2. "Hope this guy never goes to the U.S.A."
3. "How do we know he isn't compromised, or a member of his team, as it sounds like a nice way to get a honeypot going?" hairyfeet mused. "After finding out how the RSA was bribed by NSA, frankly ALL of the current crypto standards should be suspect."
Bottom line: "If there is one thing we should have learned from Snowden, it's that we really are gonna have to start from scratch, as everything that came before is suspect and therefore might as well be considered tainted and worthless," hairyfeet said.
"It'll take years to write new 'NSA-Free' crypto from the ground up -- heck, even Linux has had NSA influence in the form of SELinux -- so nobody is 100 percent 'pure' anymore," he concluded.
'The Time Has Come'
Last but not least, "against the unlimited and hidden budget of the NSA, nothing is guaranteed secure," blogger Robert Pogson conceded. "The best we can do is to constantly change methods to secure data and communications. That will maximize the cost of running the NSA and may give temporary windows of Freedom."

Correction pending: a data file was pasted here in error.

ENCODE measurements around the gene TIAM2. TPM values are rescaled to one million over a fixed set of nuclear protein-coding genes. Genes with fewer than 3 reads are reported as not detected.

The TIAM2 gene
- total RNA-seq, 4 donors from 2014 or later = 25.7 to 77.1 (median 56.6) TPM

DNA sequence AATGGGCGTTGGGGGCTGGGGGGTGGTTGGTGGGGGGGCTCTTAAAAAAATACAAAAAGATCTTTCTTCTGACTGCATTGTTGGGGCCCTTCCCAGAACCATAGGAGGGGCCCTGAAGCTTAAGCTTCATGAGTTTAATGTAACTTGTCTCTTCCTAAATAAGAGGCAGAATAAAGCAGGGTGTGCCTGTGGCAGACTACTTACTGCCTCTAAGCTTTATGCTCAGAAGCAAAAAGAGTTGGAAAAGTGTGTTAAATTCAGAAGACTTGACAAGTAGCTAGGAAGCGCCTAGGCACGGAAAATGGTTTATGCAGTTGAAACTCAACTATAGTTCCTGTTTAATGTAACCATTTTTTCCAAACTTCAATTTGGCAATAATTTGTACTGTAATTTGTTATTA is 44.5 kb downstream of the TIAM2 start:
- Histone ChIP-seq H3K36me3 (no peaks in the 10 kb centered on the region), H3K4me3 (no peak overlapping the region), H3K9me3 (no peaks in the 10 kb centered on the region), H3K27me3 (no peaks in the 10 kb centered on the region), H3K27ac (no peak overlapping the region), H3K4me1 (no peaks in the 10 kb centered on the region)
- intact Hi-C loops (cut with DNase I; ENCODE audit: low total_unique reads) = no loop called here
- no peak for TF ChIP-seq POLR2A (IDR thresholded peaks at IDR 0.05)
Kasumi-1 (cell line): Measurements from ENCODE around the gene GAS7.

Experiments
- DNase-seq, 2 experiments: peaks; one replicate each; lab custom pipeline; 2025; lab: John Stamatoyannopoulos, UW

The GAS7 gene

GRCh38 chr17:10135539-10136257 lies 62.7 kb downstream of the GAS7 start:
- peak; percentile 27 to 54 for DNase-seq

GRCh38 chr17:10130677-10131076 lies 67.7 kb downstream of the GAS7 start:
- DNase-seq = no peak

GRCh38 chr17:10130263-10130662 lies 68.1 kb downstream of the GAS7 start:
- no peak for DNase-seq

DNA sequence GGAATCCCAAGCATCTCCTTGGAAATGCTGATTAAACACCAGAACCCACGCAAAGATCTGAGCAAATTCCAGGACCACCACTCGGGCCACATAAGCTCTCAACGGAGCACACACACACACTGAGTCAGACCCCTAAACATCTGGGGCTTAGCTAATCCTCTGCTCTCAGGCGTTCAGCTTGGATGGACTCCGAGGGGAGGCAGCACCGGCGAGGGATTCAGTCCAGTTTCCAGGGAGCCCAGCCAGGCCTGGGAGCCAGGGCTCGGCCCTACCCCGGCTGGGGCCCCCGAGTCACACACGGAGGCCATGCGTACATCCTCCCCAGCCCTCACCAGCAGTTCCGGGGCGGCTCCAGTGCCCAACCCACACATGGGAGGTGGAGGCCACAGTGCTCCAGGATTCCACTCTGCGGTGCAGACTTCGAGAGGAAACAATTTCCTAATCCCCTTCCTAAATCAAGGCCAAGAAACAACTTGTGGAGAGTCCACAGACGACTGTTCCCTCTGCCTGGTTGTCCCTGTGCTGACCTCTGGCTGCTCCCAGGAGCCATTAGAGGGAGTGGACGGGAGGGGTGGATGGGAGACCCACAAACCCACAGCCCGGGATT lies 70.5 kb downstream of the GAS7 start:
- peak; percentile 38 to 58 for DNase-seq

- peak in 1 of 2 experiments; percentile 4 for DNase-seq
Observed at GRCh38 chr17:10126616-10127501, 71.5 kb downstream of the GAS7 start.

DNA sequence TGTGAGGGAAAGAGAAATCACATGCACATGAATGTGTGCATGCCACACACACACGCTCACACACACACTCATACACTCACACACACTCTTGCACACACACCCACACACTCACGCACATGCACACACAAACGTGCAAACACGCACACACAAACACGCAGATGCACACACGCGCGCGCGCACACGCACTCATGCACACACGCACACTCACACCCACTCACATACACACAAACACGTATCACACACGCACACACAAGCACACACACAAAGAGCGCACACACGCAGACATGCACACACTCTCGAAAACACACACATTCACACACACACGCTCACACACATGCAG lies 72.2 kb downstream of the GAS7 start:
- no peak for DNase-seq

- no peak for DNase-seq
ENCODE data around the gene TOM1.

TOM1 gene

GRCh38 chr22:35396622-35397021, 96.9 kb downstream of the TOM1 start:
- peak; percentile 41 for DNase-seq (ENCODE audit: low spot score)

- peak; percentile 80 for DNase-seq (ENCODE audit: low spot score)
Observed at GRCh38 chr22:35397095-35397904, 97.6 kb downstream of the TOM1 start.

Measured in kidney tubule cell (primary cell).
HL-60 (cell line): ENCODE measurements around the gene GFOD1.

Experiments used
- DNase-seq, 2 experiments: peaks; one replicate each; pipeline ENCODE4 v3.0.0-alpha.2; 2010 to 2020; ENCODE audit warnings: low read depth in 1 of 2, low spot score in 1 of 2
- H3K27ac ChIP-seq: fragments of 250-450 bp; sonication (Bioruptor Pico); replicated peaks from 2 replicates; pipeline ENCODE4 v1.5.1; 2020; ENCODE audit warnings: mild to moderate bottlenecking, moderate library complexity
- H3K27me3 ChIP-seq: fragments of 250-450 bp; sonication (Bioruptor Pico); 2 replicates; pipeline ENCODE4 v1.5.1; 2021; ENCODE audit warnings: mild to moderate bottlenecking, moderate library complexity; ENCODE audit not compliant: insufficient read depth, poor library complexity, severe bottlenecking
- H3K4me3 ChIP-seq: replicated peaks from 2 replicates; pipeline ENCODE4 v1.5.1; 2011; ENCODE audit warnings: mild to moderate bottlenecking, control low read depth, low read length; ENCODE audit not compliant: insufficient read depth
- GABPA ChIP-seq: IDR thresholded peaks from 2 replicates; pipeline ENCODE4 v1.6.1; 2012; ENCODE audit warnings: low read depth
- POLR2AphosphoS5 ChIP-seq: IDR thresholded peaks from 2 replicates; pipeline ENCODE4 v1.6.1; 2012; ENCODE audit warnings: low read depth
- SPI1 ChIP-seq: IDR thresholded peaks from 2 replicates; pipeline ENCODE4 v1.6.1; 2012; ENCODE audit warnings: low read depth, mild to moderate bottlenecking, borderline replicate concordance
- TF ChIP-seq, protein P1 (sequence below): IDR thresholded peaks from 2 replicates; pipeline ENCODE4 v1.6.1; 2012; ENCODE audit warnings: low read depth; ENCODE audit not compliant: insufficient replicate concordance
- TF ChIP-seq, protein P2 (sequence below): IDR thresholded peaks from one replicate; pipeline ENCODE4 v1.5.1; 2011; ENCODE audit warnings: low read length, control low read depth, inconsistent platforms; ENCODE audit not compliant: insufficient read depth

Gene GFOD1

Much stronger steps need to be taken, however, "like killing the U.S.A.'s satellites and cutting the U.S. off from the Internet and other global communication systems," Pogson told Linux Girl.
"The U.S. is fond of declaring various countries with whom they disagree as 'terrorists,'" he pointed out. "The time has come when the world should declare the U.S.A. cyber-terrorists. As the U.S. constantly tells us of other countries, only strong sanctions will persuade them to change their ways and discourage copycats."